Posted by DK on September 03, 1999 at 12:45:31:
In Reply to: Getting rid of an impossible roommate posted by Tamara Inglis on September 02, 1999 at 14:31:29:
: I've been living in a house in Suffolk County for 5 years with different roommates at different times. The initial setup was that the landlord would collect the rent from each of us.
: As I've been there that long, the landlord has left finding roommates and collecting the rent up to me. We don't have a lease or written agreement, but he trusts my judgement regarding who I take in as a
: The problem is that one roommate, who was to move out at the end of August, decided to stay(she's lived here for 1 year now)
: I want her out because she has her boyfriend there all the time, but she refuses to leave and has paid this month's rent to the landlord directly instead of giving it to me. The landlord asked me wheter I wanted him to give back the check, and I said "yes".
: However, he says that there is nothing he can do to her legally. The 2 other people living there were chosen by me and have just moved in. All the bills are in my name, and the "hold-over roommate" is refusing to pay her share of any
: of the bills. She is planning on paying the rent only to the landlord.
: I need to know what my remedies are, since I cannot afford nor do I want to move out. Should I insist on a rental agreement or lease from the landlord? Would that give me more authority?
: Would I be able to force her to leave, legally if I have a rental agreement with the landlord with only my name on the lease or agreement?
: The landlord doesn't want to lose me as a tenant(he had never met this girl before this situation); should I "force" his hand?
: Speedy suggestions are really appreciated,
: Thank you
The first step in analyzing your problem is to determine the legal pigeonholes which fit your relationship. This is always tricky, even when everything is in writing. When the agreements are all oral, there is lots of wiggle-room to argue that there is some other way to characterize the relationships.
I see four possible descriptions of the relationships: (1) you are all co-tenants; (2) you are the tenant and the others are your roommates; (3) you are the tenant and the others are your subtenants, and (4) you are each separate tenants.
It would appear that the most desirable outcome is for you to be the tenant and to have roommates. Eviction of a roommate is relatively easy. You must personally deliver a ten-day notice to quit. (See Real Property Actions and Proceedings Law §713) If the roommate does not leave by the end of the ten days, you can bring an eviction proceeding in the town or village justice court.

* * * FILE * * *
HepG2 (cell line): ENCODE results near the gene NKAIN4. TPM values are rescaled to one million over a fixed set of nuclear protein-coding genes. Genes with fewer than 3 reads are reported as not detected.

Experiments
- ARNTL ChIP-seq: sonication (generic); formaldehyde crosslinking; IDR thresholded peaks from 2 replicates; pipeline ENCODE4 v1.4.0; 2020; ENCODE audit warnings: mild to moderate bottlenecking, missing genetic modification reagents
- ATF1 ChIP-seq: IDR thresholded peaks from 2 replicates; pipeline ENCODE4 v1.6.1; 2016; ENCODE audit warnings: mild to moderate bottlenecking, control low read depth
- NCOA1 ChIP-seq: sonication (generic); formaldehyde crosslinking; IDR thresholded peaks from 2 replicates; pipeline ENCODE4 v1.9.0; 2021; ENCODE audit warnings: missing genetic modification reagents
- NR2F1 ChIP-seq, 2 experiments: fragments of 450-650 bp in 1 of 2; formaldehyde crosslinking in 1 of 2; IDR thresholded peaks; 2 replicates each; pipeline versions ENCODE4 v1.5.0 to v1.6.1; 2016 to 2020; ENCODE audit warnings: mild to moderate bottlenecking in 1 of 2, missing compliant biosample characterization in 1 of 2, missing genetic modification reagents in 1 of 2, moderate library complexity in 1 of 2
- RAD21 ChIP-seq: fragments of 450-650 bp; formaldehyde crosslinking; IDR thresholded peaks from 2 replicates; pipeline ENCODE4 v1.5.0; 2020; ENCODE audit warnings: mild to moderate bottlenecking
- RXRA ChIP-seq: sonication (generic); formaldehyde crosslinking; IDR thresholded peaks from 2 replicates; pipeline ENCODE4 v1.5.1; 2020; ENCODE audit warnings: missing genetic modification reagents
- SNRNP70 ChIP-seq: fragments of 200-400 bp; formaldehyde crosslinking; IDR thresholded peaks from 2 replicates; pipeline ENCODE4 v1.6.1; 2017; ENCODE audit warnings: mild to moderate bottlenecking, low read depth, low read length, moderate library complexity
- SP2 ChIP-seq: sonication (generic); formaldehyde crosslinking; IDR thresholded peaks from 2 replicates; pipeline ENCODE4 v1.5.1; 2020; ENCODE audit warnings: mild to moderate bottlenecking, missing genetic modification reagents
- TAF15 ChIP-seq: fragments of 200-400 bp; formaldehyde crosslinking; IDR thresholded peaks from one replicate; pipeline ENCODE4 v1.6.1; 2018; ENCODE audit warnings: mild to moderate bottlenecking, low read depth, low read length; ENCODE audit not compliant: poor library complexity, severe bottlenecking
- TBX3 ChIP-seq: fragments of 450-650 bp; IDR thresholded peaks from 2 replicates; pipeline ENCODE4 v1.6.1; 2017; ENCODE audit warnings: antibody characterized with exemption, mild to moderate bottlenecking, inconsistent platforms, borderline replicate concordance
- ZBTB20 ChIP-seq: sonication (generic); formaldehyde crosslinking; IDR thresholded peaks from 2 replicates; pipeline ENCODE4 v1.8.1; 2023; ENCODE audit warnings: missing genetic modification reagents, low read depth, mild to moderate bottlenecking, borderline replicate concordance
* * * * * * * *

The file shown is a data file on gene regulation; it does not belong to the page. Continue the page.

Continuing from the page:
Right now the situation is somewhat ambiguous. If the others are paying rent directly to the landlord, they are probably co-tenants, although if each has clearly defined space it might be possible to argue that each has a separate tenancy. One co-tenant cannot bring a proceeding to evict another co-tenant. Therefore, the best way to proceed would be to get the landlord to serve a notice terminating everyone's tenancy (including yours) and to bring a proceeding to evict all of you if the unwanted person refuses to leave. Before the landlord serves the termination notice, you might also want to get a written agreement (or better, a lease) which will confirm your right to take over the space after the eviction. Once the landlord obtains a judgment awarding possession, you and the landlord would have the right to force
the unwanted person to vacate, either by a marshal or by locking her out (you could not use the post-judgment lockout in New York City!) Your new lease would take effect and, hopefully, you would then be clear on who is in control at the space.
If the landlord is not willing to cooperate, and you cannot show that you are the sole tenant of the space (with the others as your roommates or subtenants) then your only alternative is to move if you are unable to reconcile with the others
This is not all that different from a situation where you can't stand your neighbors.
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